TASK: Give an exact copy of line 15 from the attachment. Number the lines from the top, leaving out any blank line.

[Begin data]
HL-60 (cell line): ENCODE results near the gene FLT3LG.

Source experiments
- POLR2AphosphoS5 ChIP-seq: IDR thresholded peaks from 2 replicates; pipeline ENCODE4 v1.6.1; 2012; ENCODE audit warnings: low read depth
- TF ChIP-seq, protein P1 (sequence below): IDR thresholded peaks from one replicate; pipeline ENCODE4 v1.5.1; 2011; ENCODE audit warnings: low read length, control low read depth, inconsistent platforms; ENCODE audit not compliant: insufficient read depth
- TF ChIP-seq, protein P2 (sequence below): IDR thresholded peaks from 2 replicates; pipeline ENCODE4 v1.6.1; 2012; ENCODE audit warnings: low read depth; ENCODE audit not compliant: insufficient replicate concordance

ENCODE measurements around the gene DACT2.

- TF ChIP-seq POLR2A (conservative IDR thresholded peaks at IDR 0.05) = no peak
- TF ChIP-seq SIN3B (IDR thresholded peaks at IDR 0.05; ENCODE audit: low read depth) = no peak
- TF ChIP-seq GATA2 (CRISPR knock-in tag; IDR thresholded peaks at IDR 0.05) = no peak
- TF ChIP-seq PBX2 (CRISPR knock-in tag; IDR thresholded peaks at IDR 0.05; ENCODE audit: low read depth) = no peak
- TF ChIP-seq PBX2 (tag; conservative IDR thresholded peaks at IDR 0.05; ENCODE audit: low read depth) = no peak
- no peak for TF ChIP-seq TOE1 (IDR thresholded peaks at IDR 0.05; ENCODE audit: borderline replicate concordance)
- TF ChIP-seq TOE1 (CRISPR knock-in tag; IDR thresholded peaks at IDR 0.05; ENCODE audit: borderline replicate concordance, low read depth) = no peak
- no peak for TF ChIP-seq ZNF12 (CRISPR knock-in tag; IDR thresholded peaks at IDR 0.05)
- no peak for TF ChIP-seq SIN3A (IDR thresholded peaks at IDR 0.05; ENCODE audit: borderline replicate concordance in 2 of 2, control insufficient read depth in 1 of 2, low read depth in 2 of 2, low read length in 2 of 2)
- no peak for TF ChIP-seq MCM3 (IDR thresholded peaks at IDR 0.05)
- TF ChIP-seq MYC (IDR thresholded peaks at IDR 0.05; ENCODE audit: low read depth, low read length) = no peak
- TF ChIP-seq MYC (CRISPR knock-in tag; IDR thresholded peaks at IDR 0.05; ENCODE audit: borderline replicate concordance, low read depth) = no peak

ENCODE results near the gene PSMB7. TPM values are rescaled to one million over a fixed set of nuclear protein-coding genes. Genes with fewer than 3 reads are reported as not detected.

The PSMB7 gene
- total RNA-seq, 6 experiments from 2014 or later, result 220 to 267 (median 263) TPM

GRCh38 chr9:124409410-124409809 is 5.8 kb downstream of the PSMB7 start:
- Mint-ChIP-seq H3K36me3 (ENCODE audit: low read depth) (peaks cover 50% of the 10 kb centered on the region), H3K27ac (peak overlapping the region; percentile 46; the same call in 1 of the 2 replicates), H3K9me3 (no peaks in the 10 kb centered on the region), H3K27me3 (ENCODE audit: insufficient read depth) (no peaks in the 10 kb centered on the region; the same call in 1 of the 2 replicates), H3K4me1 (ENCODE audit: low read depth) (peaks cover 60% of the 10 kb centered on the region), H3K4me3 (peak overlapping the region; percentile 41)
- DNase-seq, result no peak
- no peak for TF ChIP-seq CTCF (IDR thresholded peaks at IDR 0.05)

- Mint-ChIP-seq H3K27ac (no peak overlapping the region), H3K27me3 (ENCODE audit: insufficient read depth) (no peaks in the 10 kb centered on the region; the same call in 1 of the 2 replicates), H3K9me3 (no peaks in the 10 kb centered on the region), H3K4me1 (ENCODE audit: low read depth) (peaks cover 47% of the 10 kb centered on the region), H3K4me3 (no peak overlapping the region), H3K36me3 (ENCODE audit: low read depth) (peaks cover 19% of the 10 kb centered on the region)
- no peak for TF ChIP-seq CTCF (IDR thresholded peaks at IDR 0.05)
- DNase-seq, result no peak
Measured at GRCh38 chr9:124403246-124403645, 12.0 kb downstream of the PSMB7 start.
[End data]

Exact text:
- no peak for TF ChIP-seq SIN3A (IDR thresholded peaks at IDR 0.05; ENCODE audit: borderline replicate concordance in 2 of 2, control insufficient read depth in 1 of 2, low read depth in 2 of 2, low read length in 2 of 2)